Prime Minister Shehbaz Sharif on Friday commended the international response to the devastating floods which devastated large parts of Pakistan but maintained that it was far from meeting the country’s needs.
In an interview with Bloomberg TV, the premier made an urgent appeal to international donors for debt relief and special programmes for the rehabilitation of flood victims, adding that Pakistan needed additional funds to tackle the devastation.
Prime Minister Shehbaz Sharif now live with @SheryAhnNews @BloombergTV for Daybreak Asia #UNGA77#PMPakatUN pic.twitter.com/hpL579ItBO
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He further stated that it was impossible for the country to revive its economy, after unprecedented destruction, without substantial debt relief.
“Unless we get substantial relief, how can the world expect us to stand on our own feet,” he questioned. “It is simply impossible. The world has to stand by us.”
He also said that there was a “yawning gap” between what had been asked and what was available. “All hell will break loose.”
According to the premier, the recent International Monetary Fund (IMF) loan agreement had “tough” conditions which compelled the current government to impose taxes every month on electricity and petroleum. He added that he has talked to the Paris Club and the IMF in this regard.
PM Shehbaz added that he had urged European leaders to contest the country’s case with the Paris Club for a moratorium. He said that if the Paris Club granted the moratorium, Pakistan would speak to China seeking further debt relief.
Commenting on the devastation caused by the floods, the premier highlighted that millions across the country were displaced and millions of hectares of standing crops were destroyed in addition to the damage to thousands of houses.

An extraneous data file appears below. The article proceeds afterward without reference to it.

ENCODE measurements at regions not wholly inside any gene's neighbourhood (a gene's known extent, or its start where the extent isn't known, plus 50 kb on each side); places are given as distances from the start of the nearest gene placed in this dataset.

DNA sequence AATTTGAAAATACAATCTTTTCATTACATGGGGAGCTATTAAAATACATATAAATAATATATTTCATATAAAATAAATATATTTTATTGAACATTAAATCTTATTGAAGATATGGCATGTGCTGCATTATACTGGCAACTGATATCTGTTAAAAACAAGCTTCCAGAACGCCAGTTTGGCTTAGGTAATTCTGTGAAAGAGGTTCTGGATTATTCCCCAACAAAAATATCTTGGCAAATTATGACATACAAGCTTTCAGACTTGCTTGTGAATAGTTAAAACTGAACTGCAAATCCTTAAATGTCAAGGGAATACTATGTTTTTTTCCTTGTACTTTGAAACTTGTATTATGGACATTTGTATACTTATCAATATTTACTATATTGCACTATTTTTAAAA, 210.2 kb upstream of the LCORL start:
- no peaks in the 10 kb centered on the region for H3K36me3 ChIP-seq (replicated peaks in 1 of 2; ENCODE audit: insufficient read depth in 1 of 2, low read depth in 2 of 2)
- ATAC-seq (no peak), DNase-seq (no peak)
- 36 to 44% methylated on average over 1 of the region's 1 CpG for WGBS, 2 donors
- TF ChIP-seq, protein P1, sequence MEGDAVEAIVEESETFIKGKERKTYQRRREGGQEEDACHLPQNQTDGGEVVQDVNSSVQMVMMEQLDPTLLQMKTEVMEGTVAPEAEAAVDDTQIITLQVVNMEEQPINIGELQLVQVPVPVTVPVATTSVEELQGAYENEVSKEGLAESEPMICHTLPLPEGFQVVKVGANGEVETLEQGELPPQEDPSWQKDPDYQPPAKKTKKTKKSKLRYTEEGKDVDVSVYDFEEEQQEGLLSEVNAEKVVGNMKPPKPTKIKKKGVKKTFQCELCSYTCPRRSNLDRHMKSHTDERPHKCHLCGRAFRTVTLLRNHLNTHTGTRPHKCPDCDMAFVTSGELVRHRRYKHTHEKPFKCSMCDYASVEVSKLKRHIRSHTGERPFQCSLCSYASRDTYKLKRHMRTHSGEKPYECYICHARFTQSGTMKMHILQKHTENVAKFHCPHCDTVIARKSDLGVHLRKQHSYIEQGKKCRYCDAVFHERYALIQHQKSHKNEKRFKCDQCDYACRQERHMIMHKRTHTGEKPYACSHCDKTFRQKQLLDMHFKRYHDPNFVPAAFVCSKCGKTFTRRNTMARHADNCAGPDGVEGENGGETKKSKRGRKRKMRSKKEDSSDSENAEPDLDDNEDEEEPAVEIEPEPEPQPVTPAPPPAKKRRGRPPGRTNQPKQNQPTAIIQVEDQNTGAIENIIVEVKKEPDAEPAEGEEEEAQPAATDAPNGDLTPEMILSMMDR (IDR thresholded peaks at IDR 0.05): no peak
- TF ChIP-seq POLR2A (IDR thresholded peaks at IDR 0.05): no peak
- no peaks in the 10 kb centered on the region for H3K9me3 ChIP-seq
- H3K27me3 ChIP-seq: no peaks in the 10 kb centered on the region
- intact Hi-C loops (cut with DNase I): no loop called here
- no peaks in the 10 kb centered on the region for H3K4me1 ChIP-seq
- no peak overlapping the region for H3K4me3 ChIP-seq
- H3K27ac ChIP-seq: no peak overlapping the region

Read EU preparing 'new aid package' for flood victims
He maintained that millions of flood-affected people would have to be rehabilitated, given safe housing and medical facilities, and agricultural lands must be restored.
Shehbaz also said that Pakistan would have to import wheat this year to meet its food requirements as millions of acres of agricultural land were inundated.
He lamented that the country's contribution towards carbon emission was only 0.8% but it was among the top ten countries most vulnerable to climate change.
Regarding his interactions with world leaders on the sidelines of the United Nations General Assembly (UNGA) session, Shehbaz said the international community had provided all-out support after recognising the calamitous situation.
He cited the recent visit of UN Secretary-General Antonio Guterres to the flood-struck regions.
“He saw this calamity with his own eyes”, Shehbaz said, adding that the UNSG had called the sight ‘unbelievable’.
“He is a man who has dedicated his life to humanitarian causes for many years [and] he said he had never seen this kind of a climatic situation in his life”.
Shehbaz expressed gratitude to international leaders for talking about the destruction across the country. He added that he was very “grateful” to United States President Joe Biden for speaking about the flood situation and further said that Turkish President Reccip Tayyip Erdogan and France’s Emmanuel Macron had done the same.
“Many other leaders have discussed and openly said that Pakistan has never needed support and help more than ever before at this time. This shows the intentions and sincerity of global leaders, but I think it should come very fast because… and we are racing against time,” he said.
Read also World Bank pledges up to $1.7 b in flood relief
To a question about oil import from Russia, the premier said that he had talked to President Vladimir Putin regarding the matter, but nothing had been finalised.
“He has promised me that he will most definitely look into this. There is no commitment as yet. But we are also talking to them about buying wheat because there was a shortage of wheat last year and this year the land is not going to be ready for wheat sowing. So we’ll have to import wheat which will cost a fortune”, Shehbaz said.
Discussing the situation with India, PM Shehbaz said that Pakistan was ready to negotiate on all outstanding issues, with Kashmir on the top of the agenda, if India wanted to have a dialogue.
He said the two countries must realise that they are permanently neighbours and should channel abilities and resources for the good of the people.
Touching upon the political situation of Pakistan, PM Shehbaz said that all political parties must set their differences aside during this difficult time and work together to help flood victims.